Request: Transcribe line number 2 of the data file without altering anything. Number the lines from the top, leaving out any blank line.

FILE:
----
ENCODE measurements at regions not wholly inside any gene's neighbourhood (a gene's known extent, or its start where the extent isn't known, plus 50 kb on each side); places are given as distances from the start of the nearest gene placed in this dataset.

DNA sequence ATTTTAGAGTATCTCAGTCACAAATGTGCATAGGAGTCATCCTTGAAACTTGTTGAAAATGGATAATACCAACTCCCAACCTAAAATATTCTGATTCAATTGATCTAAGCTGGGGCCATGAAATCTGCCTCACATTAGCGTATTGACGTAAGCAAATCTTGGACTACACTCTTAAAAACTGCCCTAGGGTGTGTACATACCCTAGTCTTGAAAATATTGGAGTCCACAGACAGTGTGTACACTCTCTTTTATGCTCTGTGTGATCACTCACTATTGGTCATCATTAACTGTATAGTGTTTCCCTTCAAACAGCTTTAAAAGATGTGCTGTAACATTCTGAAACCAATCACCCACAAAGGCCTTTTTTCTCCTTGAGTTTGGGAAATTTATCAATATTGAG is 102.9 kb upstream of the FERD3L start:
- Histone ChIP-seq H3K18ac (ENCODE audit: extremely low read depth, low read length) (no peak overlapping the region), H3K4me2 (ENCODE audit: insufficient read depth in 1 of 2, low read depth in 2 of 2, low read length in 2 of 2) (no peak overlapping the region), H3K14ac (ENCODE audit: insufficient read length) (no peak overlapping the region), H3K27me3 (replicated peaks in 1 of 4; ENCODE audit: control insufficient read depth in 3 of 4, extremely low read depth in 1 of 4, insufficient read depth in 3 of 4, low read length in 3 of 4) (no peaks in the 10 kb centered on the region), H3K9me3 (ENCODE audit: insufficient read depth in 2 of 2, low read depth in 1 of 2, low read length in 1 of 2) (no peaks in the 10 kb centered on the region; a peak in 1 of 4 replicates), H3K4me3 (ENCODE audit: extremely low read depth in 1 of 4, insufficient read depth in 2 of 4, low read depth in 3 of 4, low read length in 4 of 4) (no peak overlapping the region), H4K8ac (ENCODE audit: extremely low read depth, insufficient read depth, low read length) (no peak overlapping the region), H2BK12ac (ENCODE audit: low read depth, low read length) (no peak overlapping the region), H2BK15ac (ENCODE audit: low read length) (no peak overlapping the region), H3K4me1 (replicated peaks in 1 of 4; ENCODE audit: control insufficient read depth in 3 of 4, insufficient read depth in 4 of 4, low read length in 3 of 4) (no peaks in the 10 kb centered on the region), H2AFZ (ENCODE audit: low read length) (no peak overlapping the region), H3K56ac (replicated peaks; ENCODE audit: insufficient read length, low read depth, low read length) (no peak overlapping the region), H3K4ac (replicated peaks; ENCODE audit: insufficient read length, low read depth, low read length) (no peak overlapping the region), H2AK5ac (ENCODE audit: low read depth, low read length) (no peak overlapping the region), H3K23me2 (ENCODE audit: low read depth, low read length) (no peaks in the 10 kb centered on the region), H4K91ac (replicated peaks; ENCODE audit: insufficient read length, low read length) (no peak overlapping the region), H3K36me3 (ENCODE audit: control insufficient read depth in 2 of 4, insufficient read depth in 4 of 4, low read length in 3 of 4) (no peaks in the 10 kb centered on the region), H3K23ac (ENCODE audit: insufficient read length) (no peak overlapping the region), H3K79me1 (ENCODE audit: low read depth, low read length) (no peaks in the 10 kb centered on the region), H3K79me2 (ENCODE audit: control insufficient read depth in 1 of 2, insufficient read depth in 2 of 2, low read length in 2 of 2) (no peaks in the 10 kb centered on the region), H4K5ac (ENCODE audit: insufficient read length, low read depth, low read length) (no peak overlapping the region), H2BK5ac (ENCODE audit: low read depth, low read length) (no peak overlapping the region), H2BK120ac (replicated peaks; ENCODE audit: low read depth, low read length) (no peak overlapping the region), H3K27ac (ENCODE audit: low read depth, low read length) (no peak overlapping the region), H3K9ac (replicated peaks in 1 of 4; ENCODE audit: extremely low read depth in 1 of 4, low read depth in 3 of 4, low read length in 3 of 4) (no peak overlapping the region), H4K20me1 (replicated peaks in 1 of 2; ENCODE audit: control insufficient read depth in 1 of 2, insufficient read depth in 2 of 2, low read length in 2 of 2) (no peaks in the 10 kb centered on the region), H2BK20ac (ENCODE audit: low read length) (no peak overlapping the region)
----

DNA sequence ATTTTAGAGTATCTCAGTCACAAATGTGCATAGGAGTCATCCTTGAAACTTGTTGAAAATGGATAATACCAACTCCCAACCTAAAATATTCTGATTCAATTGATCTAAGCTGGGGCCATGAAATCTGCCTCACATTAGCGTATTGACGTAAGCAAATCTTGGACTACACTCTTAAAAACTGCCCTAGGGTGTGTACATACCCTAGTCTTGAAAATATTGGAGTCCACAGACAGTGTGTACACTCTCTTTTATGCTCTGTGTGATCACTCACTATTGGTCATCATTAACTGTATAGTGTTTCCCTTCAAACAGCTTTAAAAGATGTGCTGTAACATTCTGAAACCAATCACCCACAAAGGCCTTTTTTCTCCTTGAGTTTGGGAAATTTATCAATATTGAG is 102.9 kb upstream of the FERD3L start: